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To a lot of people, IMG is a four-letter word.
It is, quite simply, the most powerful, farsighted, far-reaching (some would say grabby) corporation in the world of sport: International Management Group, the company that people love to hate.
Not its clients, of course, who would never refer to IMG with any four letters other than R-I-C-H. Not the Chris Everts and Greg Normans and John Maddens, whom IMG has helped make as wealthy as sheiks by arranging their commercial endorsements and managing their finances. Not the Wimbledons and U.S. Golf Associations and Albertville Olympic Committees, whose coffers are overflowing thanks in large measure to IMG's handling of their licensing, merchandising and television contracts. Not even the Hertzes, Rolexes and Nestlés, corporations that fork out small fortunes to sponsor IMG-run events, rent IMG tents and have outings with IMG clients. Nope, all those folks will turn blue in the face telling you how honest, innovative and dependable IMG—specifically, Mark Hume McCormack, its founder and chief executive officer—is to deal with.
Everyone else in the sports world, though, has it in for IMG. "We're IBM, the 1927 Yankees, whatever," says Hughes Norton, 42, the head of IMG's golf division. "Everybody hates us."
Is it professional jealousy, as IMG proponents maintain? Or is there something insidious about this multinational, Cleveland-headquartered conglomerate, which is one of the great business success stories of the past 30 years?
Competitors, in wooing potential clients, bad-mouth IMG as being too big and impersonal, while inwardly chafing at IMG's swashbuckling corporate arrogance. "They're heavy-handed people," says one ex-IMG executive. "They push for the maximum. I think IMG has often been successful in spite of itself."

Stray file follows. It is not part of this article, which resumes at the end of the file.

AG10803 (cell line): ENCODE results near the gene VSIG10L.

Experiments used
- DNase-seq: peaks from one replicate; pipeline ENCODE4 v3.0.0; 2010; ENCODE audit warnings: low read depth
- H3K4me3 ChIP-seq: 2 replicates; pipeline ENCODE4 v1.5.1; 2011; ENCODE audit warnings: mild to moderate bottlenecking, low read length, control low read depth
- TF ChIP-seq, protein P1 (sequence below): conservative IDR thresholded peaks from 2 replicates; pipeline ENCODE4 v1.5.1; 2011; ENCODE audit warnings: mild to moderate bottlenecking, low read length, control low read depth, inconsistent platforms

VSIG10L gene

Many members of the business community who have never made a deal with McCormack are wary of his reputation as a shrewd negotiator, and vaguely mistrust the personal style and motives of the man who six years ago wrote the best-selling business advice book What They Don't Teach You at Harvard Business School. "My stomach tells me that McCormack is the ultimate hustler, that he will use you to the nth degree," says the head of one Fortune 500 company, whose misgivings about McCormack have kept him from taking the IMG plunge. "There's something shady and unattractive about him—he doesn't give much eye contact. I wish I could be more specific. It's just a feeling I have."
Many in the media are similarly antagonistic toward IMG. The company's agents, like all sports agents, vigilantly shield their biggest clients from all but a handful of interviews. What sets many IMG agents apart is the supercilious manner in which they often deal with the press and public relations people, expending an absolute minimum of courtesy. "The worst thing about being represented by IMG is always having to defend it," says one former client, Greg Lewis, a sportscaster for NBC. "It's like having a tattoo."
And just about everyone vilifies IMG for being, well, too all-encompassing and powerful, with tentacles that reach into the backwaters where sport and the dollar meet.
Whose idea do you suppose it was to spread the Olympic Games, Summer and Winter, over three weekends instead of two, as was first done at Calgary in 1988? Who invented the corporate tent for major sports events, those portable entertainment centers just off the 10th tee or just beyond center court, which have been sprouting like mushrooms after a rain ever since the '74 Wimbledon championships? Who made commonplace the practice of paying golfers appearance fees—sums that are often greater than the first-place money at the tournament in which the golfer is to play—to lure American stars to the European, Japanese and Australian tours? The answer to all these questions is IMG.